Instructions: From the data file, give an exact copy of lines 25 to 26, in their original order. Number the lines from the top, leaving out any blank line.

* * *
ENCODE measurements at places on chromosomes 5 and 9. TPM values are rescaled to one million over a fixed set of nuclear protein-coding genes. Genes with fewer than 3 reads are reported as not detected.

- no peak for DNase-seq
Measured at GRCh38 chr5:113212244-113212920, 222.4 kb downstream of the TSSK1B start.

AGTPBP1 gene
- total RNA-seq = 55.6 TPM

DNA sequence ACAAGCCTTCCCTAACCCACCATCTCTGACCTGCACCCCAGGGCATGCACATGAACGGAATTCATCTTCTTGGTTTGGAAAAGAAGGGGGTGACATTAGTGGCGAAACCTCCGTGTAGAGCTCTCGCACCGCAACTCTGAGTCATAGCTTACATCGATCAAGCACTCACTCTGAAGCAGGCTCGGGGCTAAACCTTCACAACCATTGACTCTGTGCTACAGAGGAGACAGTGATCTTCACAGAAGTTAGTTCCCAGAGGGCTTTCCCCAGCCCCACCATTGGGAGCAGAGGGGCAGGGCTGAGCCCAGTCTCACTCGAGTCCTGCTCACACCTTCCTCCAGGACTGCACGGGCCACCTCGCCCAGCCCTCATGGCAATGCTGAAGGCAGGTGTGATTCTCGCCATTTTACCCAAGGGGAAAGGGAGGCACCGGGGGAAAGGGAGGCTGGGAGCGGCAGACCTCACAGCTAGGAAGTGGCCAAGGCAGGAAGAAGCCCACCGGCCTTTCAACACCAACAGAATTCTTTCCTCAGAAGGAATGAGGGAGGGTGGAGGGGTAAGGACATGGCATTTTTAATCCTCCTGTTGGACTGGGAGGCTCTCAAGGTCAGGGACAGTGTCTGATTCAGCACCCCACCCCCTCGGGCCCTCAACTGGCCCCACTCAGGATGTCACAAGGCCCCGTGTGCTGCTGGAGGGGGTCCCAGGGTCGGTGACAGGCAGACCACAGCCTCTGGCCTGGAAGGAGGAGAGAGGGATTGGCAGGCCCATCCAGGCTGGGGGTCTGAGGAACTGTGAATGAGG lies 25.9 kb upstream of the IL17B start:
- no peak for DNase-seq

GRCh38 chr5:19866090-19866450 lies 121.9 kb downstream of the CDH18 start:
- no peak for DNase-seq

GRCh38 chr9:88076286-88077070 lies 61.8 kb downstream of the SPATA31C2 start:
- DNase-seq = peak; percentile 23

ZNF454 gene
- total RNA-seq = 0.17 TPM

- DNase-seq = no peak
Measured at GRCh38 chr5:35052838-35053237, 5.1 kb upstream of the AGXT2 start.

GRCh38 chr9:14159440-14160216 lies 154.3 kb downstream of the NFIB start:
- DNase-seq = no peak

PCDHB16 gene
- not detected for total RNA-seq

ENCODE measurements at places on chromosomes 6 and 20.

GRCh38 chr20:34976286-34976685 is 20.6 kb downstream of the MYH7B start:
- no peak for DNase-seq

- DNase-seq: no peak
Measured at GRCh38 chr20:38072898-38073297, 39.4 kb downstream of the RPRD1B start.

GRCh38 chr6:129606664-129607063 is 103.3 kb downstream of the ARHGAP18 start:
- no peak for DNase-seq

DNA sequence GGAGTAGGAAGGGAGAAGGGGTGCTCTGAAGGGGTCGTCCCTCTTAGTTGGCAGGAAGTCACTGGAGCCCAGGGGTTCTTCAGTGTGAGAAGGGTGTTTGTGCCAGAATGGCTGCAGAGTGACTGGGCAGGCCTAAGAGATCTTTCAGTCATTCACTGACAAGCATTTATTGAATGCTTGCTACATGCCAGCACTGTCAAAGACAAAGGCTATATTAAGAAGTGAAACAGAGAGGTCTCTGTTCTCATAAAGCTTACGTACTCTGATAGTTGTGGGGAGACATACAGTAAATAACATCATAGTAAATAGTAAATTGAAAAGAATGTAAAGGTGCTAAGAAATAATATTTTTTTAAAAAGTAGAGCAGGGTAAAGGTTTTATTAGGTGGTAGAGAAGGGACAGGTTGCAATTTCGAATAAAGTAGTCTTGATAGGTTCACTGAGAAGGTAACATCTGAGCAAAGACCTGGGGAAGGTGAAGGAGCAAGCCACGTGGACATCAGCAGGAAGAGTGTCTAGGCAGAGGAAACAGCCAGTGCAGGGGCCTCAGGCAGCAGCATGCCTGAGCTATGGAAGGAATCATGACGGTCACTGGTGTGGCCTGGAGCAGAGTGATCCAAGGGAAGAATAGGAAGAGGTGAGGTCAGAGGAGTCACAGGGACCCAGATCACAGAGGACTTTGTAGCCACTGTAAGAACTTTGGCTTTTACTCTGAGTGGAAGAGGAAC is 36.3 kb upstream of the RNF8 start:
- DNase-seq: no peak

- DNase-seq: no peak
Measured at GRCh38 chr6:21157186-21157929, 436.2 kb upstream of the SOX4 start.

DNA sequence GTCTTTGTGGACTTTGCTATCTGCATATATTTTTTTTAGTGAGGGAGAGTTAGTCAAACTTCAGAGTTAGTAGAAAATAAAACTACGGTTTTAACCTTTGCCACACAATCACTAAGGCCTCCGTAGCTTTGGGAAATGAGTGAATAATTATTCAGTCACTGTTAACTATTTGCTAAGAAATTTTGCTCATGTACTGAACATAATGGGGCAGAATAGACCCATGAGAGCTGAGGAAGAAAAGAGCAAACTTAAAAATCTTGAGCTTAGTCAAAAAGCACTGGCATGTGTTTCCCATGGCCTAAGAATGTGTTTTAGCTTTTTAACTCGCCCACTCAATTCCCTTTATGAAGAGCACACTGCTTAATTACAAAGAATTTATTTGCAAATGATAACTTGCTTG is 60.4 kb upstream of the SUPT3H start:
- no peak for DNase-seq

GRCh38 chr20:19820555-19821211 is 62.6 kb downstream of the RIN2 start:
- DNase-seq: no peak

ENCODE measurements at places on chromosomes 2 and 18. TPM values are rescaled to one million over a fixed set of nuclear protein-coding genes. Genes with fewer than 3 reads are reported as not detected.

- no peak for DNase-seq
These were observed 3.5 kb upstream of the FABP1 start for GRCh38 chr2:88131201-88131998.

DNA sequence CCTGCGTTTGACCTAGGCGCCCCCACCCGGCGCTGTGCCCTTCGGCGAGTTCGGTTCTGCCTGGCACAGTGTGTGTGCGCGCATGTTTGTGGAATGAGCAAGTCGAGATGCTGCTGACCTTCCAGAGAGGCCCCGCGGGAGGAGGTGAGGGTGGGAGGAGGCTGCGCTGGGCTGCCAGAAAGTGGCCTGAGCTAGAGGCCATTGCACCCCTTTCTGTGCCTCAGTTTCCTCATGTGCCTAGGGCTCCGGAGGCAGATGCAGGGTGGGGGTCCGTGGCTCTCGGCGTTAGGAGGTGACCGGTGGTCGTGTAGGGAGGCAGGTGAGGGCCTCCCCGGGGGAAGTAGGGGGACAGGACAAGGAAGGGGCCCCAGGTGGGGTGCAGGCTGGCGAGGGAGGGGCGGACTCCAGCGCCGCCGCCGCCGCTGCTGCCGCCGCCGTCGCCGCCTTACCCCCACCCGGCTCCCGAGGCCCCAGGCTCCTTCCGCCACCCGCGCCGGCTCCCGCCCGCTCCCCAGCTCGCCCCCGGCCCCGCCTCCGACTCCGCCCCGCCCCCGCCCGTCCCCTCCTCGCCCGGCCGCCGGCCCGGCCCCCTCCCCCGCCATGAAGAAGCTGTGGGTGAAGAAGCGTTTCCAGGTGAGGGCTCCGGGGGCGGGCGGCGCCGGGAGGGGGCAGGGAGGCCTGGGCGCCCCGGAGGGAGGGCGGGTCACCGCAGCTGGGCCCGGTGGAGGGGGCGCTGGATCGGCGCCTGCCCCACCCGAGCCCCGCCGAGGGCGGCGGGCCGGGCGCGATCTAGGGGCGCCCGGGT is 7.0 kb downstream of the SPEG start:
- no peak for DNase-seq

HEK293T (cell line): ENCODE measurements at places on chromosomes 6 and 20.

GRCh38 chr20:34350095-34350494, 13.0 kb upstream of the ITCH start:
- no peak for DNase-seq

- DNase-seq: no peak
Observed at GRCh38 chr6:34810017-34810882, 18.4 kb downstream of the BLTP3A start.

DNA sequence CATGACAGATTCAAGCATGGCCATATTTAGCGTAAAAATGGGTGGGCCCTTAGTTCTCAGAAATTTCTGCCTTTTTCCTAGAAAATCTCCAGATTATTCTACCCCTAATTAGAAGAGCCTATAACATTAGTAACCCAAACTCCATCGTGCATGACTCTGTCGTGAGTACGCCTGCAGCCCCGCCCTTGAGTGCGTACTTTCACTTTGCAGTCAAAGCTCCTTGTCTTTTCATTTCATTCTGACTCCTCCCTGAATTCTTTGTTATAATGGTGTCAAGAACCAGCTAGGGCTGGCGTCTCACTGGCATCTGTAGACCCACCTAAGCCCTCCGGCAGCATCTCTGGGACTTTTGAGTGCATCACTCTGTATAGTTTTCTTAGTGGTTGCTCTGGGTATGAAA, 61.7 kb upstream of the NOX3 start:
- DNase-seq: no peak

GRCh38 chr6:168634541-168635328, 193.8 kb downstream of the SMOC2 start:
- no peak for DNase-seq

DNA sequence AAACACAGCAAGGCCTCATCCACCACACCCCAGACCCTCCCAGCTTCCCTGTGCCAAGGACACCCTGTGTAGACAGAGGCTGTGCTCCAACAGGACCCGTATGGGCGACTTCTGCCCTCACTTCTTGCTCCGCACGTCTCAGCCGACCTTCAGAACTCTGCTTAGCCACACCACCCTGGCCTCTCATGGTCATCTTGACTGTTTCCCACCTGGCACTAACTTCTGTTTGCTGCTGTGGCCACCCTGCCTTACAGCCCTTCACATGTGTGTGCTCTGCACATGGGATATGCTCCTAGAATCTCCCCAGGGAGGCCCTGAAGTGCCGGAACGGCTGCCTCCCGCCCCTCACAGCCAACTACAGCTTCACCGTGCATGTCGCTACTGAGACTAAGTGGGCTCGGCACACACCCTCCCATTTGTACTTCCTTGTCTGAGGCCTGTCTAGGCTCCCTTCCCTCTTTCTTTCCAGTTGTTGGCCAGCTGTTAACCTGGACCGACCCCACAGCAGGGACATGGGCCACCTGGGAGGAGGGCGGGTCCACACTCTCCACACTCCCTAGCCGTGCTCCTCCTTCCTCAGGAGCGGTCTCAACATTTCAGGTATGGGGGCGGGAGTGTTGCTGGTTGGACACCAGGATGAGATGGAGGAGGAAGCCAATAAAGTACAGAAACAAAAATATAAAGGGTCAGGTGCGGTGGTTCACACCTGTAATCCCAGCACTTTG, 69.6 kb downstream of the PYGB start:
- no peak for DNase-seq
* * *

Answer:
GRCh38 chr6:129606664-129607063 is 103.3 kb downstream of the ARHGAP18 start:
- no peak for DNase-seq